No more free (as in beer) rides?

The field of neuroethics is concerned with the ethical, legal, and social implications of neuroscience research. Often this concern is expressed in cautionary and implicitly disapproving terms; for example, on the use of fMRI for lie detection. However, neuroethicists also point out the upside of neuroscience advances, as in the cognitive enhancement debate: While enhancement could lead to ethically troubling dilemmas, there is also a potential upside to society if safe and effective forms of enhancement are developed.
A recent paper by Krajbich et al. is a welcome example of this upside, in which the authors present a method for using fMRI to solve the “free rider problem.” This refers to the observation that individuals pay less for a public good than it is worth to them. Since the good will be produced anyway, they “ride free,” to the detriment of the group as a whole. A related problem is that individuals tend to underreport how much a public resource is worth to them if the amount they pay for it depends on their report. But it is of course difficult to know by how much they underreport. fMRI gets around this problem by “predicting” the value of the good directly from neural activity (or, more accurately, blood flow associated with neural activity), without relying solely on the individual’s report. See the paper for all the gory details.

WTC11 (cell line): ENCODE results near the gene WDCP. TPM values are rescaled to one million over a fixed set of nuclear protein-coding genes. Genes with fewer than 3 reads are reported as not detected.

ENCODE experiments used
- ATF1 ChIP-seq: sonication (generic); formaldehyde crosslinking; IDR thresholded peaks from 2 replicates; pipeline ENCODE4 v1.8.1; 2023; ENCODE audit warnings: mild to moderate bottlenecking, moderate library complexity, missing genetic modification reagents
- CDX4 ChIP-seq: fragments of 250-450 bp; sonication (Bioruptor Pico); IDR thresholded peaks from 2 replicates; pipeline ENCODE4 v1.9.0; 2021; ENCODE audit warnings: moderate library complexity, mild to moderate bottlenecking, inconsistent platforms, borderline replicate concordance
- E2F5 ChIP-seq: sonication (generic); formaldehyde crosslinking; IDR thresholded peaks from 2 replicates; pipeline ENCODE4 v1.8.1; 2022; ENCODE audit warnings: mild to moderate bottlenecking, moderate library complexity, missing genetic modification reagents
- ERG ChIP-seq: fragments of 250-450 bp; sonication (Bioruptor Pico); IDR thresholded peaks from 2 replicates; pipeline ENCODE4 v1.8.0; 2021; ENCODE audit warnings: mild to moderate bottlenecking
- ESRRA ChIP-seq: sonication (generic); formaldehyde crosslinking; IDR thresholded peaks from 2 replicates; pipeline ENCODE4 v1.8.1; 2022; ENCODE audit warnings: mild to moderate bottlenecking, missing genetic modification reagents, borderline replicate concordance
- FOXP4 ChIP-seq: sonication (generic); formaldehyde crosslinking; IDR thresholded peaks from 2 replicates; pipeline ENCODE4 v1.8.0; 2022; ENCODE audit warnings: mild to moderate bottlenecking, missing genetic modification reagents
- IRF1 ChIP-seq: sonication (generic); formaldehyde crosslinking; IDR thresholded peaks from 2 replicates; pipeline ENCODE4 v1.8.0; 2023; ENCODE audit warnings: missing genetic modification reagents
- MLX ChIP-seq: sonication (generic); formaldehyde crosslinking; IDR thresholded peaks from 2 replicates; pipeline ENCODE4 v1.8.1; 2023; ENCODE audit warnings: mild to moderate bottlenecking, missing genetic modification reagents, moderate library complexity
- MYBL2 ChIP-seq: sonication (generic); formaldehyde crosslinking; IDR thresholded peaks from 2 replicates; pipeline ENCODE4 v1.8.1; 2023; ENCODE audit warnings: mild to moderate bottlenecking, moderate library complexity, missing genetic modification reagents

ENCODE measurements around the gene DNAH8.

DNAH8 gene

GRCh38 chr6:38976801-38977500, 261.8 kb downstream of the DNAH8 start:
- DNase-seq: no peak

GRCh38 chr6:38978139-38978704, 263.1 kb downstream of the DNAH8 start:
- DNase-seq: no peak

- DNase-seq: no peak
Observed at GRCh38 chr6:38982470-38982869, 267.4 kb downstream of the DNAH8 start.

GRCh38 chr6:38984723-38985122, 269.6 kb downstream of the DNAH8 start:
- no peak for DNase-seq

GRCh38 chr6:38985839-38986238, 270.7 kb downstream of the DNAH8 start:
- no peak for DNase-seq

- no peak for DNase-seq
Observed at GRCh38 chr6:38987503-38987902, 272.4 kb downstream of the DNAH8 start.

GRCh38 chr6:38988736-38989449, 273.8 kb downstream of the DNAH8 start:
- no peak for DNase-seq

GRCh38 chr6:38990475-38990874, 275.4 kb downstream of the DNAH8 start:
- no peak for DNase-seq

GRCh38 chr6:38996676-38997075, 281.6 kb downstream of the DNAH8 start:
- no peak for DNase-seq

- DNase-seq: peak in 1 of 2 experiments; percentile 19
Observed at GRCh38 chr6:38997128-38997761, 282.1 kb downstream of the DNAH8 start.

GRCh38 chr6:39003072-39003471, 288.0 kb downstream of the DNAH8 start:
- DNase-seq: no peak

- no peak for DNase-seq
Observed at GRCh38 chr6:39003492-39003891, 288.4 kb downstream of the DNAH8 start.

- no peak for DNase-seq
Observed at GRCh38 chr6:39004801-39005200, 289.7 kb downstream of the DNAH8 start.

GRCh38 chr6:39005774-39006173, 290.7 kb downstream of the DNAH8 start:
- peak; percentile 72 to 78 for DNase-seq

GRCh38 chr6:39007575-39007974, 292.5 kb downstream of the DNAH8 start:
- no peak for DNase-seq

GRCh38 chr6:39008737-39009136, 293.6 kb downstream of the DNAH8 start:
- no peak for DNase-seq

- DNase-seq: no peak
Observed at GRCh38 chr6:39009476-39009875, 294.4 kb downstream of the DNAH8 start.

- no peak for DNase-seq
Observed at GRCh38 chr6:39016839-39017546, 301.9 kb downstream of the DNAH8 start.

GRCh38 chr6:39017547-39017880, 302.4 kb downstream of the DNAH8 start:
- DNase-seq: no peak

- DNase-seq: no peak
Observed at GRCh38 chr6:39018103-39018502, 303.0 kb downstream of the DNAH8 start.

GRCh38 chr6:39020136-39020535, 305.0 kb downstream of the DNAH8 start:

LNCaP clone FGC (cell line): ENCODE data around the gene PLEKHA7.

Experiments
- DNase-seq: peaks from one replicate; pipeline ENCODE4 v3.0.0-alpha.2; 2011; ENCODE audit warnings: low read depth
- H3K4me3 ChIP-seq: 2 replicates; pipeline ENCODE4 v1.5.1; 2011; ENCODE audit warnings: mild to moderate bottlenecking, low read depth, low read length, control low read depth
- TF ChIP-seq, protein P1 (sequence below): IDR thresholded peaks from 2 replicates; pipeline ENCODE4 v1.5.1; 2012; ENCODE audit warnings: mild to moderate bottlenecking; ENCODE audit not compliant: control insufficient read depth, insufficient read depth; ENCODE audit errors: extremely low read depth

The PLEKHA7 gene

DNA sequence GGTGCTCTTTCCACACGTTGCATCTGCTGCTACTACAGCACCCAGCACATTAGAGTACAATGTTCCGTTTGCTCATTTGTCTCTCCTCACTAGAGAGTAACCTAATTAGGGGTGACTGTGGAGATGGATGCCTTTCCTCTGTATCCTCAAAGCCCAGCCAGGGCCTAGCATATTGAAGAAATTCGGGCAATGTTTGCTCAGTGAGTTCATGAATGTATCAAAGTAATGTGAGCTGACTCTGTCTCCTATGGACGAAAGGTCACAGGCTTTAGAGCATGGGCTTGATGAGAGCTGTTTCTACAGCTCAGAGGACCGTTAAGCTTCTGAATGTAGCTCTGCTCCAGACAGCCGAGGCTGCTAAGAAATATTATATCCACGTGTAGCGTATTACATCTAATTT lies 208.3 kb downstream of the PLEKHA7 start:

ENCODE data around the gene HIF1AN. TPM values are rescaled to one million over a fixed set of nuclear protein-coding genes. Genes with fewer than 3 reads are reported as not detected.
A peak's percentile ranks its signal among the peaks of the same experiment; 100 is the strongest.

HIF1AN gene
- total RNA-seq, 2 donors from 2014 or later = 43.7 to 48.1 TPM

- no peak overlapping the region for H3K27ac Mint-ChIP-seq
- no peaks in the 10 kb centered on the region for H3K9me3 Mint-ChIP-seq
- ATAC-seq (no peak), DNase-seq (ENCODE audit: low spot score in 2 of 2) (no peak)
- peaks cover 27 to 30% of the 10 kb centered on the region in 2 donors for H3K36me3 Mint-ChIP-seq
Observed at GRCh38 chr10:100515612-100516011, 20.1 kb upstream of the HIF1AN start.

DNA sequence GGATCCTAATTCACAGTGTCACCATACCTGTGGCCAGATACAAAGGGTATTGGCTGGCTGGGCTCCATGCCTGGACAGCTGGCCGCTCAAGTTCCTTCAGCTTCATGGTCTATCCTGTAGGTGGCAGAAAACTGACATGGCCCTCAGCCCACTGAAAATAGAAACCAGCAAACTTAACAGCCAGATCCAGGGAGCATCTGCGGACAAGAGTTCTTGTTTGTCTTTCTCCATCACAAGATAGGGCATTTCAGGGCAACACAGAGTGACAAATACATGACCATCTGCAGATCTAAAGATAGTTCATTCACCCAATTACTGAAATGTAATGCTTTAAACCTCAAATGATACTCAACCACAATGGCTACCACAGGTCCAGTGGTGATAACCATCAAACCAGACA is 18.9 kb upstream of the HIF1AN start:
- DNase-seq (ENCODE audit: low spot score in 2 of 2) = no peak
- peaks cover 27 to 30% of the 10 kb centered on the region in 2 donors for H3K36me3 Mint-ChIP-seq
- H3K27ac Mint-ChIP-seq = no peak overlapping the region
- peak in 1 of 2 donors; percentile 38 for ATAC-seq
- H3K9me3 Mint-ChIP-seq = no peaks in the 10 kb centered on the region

There are several practical reasons that this method can not be immediately applied to solve actual real-world problems. First of all, it is not trivial to record brain activity (even with methods other than fMRI), and there’s no “bulk discount” where large groups are involved. Second, the resolution with which the investigators were able to predict individual’s assignments of value in this study is not sufficient to actually be of use to solve the free rider problem.
Even if these problems are overcome, which is feasible, concerns about privacy would remain. If it were viable to use brain activity to mitigate a social problem, should individuals be forced to reveal their true preferences (i.e., brain activity)? You can file that under the individual-rights vs. greater-good debate.
Nevertheless, this paper serves as a welcome reminder that new neuroscience research and technology can be used for good, despite the numerous examples of its ethically troubling uses. Part of our role as neuroethicists is to leverage the benefits of neuroscience for the betterment of society, or at least to point out when others do so, so it’s nice to see research along these lines.